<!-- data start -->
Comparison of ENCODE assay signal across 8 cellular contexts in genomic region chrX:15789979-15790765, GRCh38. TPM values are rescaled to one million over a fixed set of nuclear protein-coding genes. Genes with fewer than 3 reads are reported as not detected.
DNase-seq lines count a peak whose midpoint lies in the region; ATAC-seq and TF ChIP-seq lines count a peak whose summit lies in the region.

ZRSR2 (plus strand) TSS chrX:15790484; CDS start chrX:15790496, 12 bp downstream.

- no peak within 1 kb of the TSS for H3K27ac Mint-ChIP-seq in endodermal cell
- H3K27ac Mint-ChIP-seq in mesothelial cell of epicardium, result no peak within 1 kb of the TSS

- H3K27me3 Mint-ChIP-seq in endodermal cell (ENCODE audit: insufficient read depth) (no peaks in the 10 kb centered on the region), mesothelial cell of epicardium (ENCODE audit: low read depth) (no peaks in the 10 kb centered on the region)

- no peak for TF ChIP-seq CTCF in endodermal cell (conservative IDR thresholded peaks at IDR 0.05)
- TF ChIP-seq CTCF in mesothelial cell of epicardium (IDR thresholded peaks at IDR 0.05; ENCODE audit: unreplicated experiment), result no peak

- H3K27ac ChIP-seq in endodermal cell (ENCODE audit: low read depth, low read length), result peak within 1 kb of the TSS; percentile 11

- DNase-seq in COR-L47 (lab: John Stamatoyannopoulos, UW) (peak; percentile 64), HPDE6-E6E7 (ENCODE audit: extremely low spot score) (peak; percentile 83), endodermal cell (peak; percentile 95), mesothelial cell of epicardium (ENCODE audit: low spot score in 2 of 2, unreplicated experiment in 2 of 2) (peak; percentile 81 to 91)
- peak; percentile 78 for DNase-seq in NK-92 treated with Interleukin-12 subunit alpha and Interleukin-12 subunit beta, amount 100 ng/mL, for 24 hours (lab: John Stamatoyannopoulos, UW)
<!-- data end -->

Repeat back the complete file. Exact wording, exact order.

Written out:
Comparison of ENCODE assay signal across 8 cellular contexts in genomic region chrX:15789979-15790765, GRCh38. TPM values are rescaled to one million over a fixed set of nuclear protein-coding genes. Genes with fewer than 3 reads are reported as not detected.
DNase-seq lines count a peak whose midpoint lies in the region; ATAC-seq and TF ChIP-seq lines count a peak whose summit lies in the region.

ZRSR2 (plus strand) TSS chrX:15790484; CDS start chrX:15790496, 12 bp downstream.

- no peak within 1 kb of the TSS for H3K27ac Mint-ChIP-seq in endodermal cell
- H3K27ac Mint-ChIP-seq in mesothelial cell of epicardium, result no peak within 1 kb of the TSS

- H3K27me3 Mint-ChIP-seq in endodermal cell (ENCODE audit: insufficient read depth) (no peaks in the 10 kb centered on the region), mesothelial cell of epicardium (ENCODE audit: low read depth) (no peaks in the 10 kb centered on the region)

- no peak for TF ChIP-seq CTCF in endodermal cell (conservative IDR thresholded peaks at IDR 0.05)
- TF ChIP-seq CTCF in mesothelial cell of epicardium (IDR thresholded peaks at IDR 0.05; ENCODE audit: unreplicated experiment), result no peak

- H3K27ac ChIP-seq in endodermal cell (ENCODE audit: low read depth, low read length), result peak within 1 kb of the TSS; percentile 11

- DNase-seq in COR-L47 (lab: John Stamatoyannopoulos, UW) (peak; percentile 64), HPDE6-E6E7 (ENCODE audit: extremely low spot score) (peak; percentile 83), endodermal cell (peak; percentile 95), mesothelial cell of epicardium (ENCODE audit: low spot score in 2 of 2, unreplicated experiment in 2 of 2) (peak; percentile 81 to 91)
- peak; percentile 78 for DNase-seq in NK-92 treated with Interleukin-12 subunit alpha and Interleukin-12 subunit beta, amount 100 ng/mL, for 24 hours (lab: John Stamatoyannopoulos, UW)